Sergei Katsev


Associate Professor • Large Lakes Observatory & Department of Physics • University of Minnesota Duluth


      

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Lake Malawi (Malawi and Mozambique)

Publications:
Li, J., E.T. Brown, S.A. Crowe, and S. Katsev. Recent changes and sediment carbon and nutrient cycling in Lake Malawi, East Africa, Limnol. Oceanogr., submitted in December 2013.

Funding:
UMN OIP Strategic Grant, Linking the past, present, and future: Ecosystem change in Lake Malawi.
United Nations Food and Agriculture Organization.

Media:


Lake Malawi, one of the largest and deepest (700 m) lakes in the World, is feeling the change. The lake is know as a hotspot of biodiversity, with over 800 species of fish, and also for its productive fisheries that are the main source of protein to local populations. The lake's ecology, however, is being affected by both climate change and intensifying land use in its watershed. Though its deep waters are not saline and renewed on a time scale of several decades, Lake Malawi is considered meromictic, and oxygen is absent in its water column below 200 m.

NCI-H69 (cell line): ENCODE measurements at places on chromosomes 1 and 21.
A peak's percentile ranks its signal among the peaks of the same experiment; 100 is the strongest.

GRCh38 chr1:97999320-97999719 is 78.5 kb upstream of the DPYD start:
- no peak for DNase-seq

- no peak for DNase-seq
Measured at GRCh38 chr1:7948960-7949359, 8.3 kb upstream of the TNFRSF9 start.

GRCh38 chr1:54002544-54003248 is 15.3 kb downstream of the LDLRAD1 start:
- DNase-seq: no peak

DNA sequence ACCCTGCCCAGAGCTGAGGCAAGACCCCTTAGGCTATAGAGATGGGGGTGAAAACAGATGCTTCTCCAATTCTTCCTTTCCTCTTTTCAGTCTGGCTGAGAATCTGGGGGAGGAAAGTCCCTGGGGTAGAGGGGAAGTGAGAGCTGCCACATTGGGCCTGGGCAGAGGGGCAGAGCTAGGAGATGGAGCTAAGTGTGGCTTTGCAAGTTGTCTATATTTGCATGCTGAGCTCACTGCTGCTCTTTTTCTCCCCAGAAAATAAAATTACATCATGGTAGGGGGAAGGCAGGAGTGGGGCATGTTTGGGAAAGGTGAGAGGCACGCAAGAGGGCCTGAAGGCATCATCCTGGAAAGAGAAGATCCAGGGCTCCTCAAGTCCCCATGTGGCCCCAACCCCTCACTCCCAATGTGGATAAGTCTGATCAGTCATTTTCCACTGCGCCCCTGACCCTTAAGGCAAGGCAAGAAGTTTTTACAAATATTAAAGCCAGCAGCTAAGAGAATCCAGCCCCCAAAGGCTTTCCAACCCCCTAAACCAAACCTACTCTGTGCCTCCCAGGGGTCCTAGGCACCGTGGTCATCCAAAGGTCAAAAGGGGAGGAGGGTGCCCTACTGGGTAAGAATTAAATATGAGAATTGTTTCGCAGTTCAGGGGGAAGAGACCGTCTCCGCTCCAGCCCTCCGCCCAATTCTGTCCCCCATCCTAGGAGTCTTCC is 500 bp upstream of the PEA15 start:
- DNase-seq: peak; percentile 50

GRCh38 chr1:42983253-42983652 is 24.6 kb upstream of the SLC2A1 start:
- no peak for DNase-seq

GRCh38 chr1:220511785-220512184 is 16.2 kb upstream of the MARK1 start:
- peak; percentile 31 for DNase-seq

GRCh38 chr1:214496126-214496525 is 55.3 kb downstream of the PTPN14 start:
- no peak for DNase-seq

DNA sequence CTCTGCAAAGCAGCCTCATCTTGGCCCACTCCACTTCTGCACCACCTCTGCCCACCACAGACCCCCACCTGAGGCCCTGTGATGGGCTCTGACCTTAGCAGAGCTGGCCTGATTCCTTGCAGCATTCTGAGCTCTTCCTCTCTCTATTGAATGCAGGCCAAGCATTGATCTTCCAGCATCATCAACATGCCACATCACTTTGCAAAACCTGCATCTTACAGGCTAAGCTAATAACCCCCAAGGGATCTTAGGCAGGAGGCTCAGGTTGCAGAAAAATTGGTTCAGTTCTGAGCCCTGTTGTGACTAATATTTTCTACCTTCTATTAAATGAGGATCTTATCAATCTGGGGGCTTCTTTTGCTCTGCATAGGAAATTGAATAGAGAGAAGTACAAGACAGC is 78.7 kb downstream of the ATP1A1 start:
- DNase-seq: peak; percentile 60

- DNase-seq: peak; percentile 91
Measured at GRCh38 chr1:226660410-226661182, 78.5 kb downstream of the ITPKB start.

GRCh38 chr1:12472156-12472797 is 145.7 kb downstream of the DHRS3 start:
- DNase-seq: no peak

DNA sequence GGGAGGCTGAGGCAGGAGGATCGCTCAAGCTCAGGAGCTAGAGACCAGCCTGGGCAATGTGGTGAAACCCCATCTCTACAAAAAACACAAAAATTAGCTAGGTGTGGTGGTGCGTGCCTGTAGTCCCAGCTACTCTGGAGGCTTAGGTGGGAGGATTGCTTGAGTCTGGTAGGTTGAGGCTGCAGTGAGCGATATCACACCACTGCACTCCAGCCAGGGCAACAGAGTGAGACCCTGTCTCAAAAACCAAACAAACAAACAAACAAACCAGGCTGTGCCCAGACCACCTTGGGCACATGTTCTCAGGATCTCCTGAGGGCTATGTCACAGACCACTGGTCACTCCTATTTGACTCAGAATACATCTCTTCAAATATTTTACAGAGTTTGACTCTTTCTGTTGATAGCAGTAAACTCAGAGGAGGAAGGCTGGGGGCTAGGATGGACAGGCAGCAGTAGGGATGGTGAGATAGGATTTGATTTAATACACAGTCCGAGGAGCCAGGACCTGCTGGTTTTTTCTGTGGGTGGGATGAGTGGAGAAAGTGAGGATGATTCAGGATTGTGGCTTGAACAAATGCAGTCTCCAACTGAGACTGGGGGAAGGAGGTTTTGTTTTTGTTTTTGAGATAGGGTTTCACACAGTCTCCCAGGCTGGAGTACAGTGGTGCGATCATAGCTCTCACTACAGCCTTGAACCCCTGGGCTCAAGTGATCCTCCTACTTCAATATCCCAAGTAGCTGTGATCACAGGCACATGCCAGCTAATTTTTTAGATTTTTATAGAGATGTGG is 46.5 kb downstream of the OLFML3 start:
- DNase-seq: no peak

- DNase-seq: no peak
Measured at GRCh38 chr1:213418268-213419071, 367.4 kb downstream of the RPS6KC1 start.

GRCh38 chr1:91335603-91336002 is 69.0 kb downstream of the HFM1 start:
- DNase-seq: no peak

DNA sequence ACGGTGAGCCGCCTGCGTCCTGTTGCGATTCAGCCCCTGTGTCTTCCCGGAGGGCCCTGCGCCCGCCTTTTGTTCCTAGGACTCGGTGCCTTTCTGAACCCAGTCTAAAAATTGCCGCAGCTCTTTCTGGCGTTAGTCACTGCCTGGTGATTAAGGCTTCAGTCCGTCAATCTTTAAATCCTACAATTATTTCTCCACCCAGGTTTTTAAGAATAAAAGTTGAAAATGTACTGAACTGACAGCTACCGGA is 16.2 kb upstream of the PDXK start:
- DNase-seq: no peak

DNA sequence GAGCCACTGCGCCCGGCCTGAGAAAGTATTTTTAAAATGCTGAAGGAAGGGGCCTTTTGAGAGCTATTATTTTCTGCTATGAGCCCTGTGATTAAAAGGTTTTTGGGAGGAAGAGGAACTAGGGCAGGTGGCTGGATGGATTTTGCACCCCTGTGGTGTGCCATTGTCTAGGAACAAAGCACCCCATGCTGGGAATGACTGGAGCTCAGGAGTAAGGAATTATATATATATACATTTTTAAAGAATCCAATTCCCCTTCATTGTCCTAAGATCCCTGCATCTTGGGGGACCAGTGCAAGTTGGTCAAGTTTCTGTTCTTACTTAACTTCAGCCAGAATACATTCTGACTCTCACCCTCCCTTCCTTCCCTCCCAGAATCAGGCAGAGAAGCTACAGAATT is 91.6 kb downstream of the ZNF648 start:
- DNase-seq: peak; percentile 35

We are investigating the changing physical stratification in this Great Lake, the associated biogeochemical cycling of carbon and nutrients, and the potential for more frequent fish kills, as the lake's productivity may be increasing under the increasing loading of nutrients from watershed.

T Malawi
Lake Malawi sediment
The warming trend in the deep waters of Lake Malawi.
Sediment records from different parts of the lake reflect changing land use and shifting geochemical balances in the lake.

mooring deployment

Deployment of oceanographic mooring.

porewater extraction

Extraction of sediment pore waters.